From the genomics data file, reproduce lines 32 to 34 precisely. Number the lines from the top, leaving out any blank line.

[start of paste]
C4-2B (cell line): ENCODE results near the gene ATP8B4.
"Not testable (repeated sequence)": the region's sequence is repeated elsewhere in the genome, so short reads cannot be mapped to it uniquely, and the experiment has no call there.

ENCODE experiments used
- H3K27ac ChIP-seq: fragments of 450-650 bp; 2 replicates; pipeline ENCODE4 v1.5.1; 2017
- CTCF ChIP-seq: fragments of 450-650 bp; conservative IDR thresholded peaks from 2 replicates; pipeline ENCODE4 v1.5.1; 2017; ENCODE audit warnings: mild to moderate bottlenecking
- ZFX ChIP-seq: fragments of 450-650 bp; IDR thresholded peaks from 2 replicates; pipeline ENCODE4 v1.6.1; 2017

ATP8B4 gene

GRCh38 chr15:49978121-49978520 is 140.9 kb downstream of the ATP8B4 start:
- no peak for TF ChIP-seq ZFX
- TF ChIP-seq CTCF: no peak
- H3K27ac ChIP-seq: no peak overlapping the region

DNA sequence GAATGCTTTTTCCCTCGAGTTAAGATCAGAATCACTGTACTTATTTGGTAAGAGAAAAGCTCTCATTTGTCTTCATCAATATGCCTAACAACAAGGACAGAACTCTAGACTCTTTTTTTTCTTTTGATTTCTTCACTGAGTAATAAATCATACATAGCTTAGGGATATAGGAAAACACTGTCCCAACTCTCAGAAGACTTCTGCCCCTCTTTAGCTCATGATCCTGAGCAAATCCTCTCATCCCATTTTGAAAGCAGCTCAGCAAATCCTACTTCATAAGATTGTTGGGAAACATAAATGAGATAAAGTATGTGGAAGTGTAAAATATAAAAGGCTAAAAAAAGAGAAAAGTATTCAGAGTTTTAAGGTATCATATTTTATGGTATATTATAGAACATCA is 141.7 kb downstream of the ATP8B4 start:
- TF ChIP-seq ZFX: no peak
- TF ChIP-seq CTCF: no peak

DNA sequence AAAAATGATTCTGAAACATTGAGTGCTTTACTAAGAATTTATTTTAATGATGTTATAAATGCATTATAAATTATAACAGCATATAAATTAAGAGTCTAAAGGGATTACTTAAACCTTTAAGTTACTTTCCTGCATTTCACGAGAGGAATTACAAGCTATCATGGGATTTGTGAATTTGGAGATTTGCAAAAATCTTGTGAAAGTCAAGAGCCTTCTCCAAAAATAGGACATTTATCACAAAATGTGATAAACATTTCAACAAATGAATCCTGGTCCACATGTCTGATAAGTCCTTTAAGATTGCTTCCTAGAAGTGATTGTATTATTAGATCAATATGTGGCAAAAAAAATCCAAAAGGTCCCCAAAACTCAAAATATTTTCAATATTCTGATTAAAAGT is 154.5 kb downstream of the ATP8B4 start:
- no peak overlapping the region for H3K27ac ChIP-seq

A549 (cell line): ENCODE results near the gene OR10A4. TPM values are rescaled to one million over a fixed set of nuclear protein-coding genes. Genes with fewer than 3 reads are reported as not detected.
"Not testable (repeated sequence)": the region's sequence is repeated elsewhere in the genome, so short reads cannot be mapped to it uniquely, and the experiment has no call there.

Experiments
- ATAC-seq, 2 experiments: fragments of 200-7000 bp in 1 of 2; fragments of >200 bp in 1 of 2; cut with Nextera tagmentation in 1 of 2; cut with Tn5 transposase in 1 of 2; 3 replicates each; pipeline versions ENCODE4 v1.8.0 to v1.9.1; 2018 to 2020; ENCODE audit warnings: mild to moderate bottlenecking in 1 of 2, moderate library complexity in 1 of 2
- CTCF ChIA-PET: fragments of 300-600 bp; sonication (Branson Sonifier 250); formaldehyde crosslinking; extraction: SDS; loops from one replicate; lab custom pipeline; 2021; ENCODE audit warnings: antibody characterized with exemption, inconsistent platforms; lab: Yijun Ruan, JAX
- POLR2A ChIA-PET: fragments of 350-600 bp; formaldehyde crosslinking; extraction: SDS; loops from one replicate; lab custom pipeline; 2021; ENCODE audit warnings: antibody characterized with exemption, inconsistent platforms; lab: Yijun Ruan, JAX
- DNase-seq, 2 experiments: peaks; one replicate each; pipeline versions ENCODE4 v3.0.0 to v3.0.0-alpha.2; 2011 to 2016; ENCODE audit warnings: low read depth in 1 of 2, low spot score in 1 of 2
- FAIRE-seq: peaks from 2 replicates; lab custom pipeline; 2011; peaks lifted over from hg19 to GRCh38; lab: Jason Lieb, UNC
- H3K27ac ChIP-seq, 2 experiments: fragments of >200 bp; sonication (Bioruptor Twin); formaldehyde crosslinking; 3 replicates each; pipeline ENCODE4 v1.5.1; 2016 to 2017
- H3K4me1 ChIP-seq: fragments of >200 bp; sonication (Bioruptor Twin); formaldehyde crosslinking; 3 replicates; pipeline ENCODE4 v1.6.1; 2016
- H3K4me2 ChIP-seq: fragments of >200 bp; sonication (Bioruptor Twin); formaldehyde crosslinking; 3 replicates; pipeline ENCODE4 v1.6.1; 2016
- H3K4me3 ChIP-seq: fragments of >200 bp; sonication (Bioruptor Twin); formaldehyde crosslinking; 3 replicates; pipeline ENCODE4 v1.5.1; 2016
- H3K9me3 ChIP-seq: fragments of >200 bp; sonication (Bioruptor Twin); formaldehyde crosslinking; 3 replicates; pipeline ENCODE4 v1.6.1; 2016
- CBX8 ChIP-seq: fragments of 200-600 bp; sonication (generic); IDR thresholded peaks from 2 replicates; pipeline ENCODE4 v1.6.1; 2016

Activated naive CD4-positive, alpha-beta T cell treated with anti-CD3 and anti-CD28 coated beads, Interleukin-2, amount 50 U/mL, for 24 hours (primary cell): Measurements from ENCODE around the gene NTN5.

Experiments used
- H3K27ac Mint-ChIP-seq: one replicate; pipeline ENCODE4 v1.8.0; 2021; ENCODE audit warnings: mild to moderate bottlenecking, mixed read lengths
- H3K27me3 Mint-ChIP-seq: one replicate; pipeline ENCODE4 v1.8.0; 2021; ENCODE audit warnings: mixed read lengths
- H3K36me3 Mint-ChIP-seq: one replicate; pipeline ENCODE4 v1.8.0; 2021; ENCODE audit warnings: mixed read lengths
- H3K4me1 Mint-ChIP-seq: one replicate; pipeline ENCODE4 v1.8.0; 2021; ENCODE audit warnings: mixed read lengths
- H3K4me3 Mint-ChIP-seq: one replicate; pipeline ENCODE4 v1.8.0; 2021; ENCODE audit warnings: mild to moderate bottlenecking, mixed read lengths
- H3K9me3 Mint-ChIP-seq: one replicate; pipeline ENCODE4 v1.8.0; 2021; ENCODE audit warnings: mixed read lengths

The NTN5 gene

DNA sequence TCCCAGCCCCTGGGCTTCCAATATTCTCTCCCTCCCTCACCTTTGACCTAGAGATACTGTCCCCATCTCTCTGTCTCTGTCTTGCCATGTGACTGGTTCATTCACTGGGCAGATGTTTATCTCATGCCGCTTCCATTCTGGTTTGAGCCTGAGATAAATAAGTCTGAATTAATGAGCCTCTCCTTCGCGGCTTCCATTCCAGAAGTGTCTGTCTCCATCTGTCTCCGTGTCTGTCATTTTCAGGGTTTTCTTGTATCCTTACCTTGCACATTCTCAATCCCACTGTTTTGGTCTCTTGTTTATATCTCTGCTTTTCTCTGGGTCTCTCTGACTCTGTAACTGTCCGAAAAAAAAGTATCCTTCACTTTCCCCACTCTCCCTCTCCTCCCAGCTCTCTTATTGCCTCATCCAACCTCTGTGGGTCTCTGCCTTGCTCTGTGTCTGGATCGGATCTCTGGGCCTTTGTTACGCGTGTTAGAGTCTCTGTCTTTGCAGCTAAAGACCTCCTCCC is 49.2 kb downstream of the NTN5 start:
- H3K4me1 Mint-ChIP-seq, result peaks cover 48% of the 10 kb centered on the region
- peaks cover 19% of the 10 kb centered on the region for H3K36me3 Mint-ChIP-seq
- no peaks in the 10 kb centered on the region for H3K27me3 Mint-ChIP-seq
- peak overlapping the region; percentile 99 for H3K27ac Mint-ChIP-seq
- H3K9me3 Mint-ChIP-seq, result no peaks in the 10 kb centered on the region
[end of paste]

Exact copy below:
Experiments used
- H3K27ac Mint-ChIP-seq: one replicate; pipeline ENCODE4 v1.8.0; 2021; ENCODE audit warnings: mild to moderate bottlenecking, mixed read lengths
- H3K27me3 Mint-ChIP-seq: one replicate; pipeline ENCODE4 v1.8.0; 2021; ENCODE audit warnings: mixed read lengths